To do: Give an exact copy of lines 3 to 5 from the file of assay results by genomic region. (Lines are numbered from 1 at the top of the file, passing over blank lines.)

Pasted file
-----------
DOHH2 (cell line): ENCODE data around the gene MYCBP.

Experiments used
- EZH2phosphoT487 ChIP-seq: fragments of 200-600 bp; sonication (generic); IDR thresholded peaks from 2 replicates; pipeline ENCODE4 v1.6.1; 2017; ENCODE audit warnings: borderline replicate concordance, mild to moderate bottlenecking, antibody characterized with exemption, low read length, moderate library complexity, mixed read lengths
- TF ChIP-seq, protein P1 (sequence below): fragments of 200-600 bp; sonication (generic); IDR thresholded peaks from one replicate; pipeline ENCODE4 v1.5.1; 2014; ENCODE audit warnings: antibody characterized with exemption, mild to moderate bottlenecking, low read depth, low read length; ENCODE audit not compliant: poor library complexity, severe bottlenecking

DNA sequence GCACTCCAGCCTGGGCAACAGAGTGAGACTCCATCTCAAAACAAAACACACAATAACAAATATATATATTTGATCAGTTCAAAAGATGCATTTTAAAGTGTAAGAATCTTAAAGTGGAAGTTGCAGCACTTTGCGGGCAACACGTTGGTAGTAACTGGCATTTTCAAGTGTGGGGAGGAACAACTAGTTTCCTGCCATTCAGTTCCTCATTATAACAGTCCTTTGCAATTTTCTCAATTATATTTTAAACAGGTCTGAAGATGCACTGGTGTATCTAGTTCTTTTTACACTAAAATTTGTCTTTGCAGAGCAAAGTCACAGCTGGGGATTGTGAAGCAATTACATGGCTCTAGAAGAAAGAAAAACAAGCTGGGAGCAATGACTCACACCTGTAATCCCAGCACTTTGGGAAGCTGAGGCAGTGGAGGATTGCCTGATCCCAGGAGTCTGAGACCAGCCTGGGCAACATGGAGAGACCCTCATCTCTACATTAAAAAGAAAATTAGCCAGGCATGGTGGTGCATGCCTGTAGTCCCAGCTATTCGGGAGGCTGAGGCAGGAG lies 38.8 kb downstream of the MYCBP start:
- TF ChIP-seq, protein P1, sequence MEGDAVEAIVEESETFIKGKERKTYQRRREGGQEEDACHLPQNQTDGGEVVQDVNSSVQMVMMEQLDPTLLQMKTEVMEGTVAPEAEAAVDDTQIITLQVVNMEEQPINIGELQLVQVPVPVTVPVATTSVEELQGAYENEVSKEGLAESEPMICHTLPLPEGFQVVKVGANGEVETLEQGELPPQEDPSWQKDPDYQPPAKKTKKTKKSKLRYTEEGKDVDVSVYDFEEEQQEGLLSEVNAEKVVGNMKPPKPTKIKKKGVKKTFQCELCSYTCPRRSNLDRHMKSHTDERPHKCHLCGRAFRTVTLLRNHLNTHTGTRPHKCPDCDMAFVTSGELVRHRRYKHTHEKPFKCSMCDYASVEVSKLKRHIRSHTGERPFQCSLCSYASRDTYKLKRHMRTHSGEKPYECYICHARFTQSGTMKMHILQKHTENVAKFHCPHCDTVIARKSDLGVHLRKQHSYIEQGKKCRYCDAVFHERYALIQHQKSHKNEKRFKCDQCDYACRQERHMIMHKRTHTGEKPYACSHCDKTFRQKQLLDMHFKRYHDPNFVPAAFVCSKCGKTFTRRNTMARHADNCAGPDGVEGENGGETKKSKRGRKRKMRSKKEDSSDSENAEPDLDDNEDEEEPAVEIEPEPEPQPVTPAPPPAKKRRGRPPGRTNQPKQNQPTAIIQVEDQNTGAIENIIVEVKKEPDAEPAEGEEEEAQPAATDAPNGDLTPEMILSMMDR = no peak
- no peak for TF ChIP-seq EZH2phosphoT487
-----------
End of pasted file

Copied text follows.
- EZH2phosphoT487 ChIP-seq: fragments of 200-600 bp; sonication (generic); IDR thresholded peaks from 2 replicates; pipeline ENCODE4 v1.6.1; 2017; ENCODE audit warnings: borderline replicate concordance, mild to moderate bottlenecking, antibody characterized with exemption, low read length, moderate library complexity, mixed read lengths
- TF ChIP-seq, protein P1 (sequence below): fragments of 200-600 bp; sonication (generic); IDR thresholded peaks from one replicate; pipeline ENCODE4 v1.5.1; 2014; ENCODE audit warnings: antibody characterized with exemption, mild to moderate bottlenecking, low read depth, low read length; ENCODE audit not compliant: poor library complexity, severe bottlenecking

DNA sequence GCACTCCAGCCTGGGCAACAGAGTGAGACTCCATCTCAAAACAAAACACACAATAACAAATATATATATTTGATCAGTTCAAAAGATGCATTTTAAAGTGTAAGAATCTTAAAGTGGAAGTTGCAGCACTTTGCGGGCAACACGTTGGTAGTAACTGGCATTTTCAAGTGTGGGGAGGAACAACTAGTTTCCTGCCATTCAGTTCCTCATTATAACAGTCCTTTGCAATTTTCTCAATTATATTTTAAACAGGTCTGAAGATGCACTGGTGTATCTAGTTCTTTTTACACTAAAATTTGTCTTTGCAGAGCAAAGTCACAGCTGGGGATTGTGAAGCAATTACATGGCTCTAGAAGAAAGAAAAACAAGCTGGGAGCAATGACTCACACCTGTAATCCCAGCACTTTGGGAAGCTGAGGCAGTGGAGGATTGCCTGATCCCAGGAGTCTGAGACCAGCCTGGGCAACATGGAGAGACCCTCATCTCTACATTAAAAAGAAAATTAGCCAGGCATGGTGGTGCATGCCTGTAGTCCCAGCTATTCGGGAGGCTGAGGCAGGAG lies 38.8 kb downstream of the MYCBP start: